So while I appreciate many of our comedic foremothers’ contributions, I don’t necessarily want to watch them. Hey, I’m happy to be proved wrong, and I hope Silver’s movie will do that. But the truth is, I find very few comedians, historical or contemporary, funny. They’re either selling too hard or working too hard to look like they’re not selling; it’s off-putting.
But I think Kahn’s and Radner’s work is timeless. They each had the ability to be both over-the-top (Lili Von Shtupp! Roseanne Roseannadanna!) and very real. Their comedy was grounded in humanity and human experience. My favorites of their characters (Kahn’s Eunice Burns in “What’s Up, Doc?” and Trixie Delight in “Paper Moon”; Radner’s nerdy Lisa Loopner and spazzy little Judy Miller) are tough but fragile, profoundly funny, but just as importantly, a little sad. The film’s title, “Only Faster,” actually reminds me of one of Radner’s most amazing sketches on “Saturday Night Live,” “Dancing in the Dark.” She’s sitting at a café table in a restaurant, where she locks eyes with a stranger, played by Steve Martin. Suddenly the rest of the room fades to black and the two of them begin a passionate, wordless, hilarious dance number that seems to encapsulate the entire course of a love affair. Then he gently deposits her back in her seat, the lights come up and the bustle of real life resumes. It’s uproarious, magical, slightly melancholy. True drama, only faster.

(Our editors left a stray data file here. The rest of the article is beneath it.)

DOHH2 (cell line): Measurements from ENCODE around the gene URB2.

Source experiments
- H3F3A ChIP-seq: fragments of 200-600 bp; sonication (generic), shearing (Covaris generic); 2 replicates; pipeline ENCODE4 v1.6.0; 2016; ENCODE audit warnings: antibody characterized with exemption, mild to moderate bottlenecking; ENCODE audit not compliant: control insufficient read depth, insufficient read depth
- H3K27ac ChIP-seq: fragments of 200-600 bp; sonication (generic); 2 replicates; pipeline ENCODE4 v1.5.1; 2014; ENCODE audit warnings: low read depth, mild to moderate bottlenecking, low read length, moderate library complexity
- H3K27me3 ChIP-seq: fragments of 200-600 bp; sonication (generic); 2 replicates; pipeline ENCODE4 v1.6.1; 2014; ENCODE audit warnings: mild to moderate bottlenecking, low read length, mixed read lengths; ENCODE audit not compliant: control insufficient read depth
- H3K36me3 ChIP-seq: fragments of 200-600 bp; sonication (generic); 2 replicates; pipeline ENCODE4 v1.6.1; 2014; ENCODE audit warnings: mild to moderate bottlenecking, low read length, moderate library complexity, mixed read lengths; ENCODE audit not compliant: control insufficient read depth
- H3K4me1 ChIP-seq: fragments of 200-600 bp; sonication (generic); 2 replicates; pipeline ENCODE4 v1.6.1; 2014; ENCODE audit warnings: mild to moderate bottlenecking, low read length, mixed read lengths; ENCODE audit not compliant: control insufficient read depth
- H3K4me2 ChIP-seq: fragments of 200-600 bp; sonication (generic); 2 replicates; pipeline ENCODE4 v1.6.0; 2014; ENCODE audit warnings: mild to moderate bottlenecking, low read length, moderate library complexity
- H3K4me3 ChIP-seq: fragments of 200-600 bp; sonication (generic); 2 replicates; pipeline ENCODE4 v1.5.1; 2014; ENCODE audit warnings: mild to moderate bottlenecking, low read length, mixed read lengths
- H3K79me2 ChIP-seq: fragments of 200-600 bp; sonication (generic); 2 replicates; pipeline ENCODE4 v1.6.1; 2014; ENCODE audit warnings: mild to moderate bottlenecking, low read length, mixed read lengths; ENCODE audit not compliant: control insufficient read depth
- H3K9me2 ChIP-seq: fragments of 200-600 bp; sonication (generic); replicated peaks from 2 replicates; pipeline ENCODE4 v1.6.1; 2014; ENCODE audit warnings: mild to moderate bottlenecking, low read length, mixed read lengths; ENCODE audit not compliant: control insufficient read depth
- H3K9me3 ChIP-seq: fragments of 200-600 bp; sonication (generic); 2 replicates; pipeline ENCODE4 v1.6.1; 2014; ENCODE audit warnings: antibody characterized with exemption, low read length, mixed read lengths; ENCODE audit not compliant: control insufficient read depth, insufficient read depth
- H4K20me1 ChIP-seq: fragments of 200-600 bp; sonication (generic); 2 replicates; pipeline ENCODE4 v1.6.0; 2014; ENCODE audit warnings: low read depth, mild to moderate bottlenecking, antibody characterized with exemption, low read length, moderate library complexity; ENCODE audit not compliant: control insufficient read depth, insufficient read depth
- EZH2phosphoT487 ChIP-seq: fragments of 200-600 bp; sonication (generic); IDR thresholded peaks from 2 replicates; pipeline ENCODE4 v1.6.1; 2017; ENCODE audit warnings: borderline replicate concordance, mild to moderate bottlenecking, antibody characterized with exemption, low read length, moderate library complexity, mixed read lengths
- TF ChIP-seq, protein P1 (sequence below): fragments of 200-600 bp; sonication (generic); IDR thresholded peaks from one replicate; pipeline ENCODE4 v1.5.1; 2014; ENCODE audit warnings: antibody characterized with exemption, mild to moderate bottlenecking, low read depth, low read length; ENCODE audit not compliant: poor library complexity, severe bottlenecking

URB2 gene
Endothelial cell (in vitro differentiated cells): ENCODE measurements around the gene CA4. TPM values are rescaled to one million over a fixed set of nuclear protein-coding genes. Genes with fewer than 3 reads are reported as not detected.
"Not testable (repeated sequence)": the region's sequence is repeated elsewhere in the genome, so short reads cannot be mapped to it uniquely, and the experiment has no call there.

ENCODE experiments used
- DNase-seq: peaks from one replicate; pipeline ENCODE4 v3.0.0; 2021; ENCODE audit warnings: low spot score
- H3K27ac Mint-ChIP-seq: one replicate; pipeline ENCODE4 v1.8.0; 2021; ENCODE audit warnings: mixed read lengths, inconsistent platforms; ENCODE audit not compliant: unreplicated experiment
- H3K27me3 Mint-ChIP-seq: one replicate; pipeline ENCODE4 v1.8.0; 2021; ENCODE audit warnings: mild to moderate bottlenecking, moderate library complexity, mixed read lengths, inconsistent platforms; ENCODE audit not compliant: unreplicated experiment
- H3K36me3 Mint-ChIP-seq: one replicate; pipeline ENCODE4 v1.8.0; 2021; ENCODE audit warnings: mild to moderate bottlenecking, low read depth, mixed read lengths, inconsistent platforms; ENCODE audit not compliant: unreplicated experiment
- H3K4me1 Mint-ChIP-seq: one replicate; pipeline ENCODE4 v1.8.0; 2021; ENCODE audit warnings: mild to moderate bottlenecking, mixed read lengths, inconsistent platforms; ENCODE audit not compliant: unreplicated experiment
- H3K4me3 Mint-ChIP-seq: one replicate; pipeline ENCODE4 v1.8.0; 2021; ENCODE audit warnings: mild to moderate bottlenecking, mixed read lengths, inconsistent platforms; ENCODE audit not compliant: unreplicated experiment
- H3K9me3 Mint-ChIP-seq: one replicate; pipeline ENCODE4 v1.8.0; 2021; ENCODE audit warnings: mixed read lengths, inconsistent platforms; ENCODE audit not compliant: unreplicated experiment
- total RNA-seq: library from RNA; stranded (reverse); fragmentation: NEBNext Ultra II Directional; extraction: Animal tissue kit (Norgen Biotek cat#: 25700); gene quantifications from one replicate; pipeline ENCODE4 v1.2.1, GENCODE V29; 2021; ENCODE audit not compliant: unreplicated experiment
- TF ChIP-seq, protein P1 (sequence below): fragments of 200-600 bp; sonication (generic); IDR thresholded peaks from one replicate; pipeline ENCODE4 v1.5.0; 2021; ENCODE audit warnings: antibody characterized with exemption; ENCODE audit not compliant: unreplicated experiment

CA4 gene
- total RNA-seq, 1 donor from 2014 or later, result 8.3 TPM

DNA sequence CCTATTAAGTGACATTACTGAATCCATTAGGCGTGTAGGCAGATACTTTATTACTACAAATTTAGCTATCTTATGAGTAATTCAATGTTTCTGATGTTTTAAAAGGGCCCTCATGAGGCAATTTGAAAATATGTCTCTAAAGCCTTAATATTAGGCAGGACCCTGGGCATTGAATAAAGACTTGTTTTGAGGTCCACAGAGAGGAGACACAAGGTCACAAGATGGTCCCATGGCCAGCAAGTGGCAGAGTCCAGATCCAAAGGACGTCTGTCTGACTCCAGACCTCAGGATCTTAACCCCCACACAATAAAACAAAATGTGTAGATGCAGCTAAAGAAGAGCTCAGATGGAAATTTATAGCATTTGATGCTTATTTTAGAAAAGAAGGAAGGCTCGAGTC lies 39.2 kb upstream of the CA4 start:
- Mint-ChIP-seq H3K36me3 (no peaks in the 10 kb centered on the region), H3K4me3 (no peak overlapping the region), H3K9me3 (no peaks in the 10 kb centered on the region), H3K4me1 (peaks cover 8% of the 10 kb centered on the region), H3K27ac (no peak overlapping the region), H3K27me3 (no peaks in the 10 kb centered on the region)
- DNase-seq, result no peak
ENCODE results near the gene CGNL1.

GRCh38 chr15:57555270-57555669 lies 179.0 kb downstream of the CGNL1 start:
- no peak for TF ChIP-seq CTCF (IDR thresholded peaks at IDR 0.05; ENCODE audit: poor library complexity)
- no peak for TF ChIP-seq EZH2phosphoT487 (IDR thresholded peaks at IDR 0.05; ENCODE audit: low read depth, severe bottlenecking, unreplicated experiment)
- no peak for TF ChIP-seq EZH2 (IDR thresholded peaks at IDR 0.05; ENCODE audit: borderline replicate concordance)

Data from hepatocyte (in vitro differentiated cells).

“Great comedy is specific,” says Lynn Harris, the author of the comic novel “Miss Media” (available on Amazon.com! Buy two!). Harris has been a standup comedian for 10 years. “You can’t say ‘Aren’t Jews funny?!’ and be funny; it’s like saying (she effects an oleaginous, hammy male voice), ‘Hey, men and women are so different; am I right?’ It’s too theme-y and reductive. Concepts aren’t funny. Well, except for Tu B’Shevat, which is comedy gold. But dogma isn’t funny; stereotypes aren’t funny. When a lesser comic does a Jewish mother, you’re either offended or put to sleep — ‘Never mind, I’ll sit in the dark.’ To make it work, you’d better be Judy Gold.”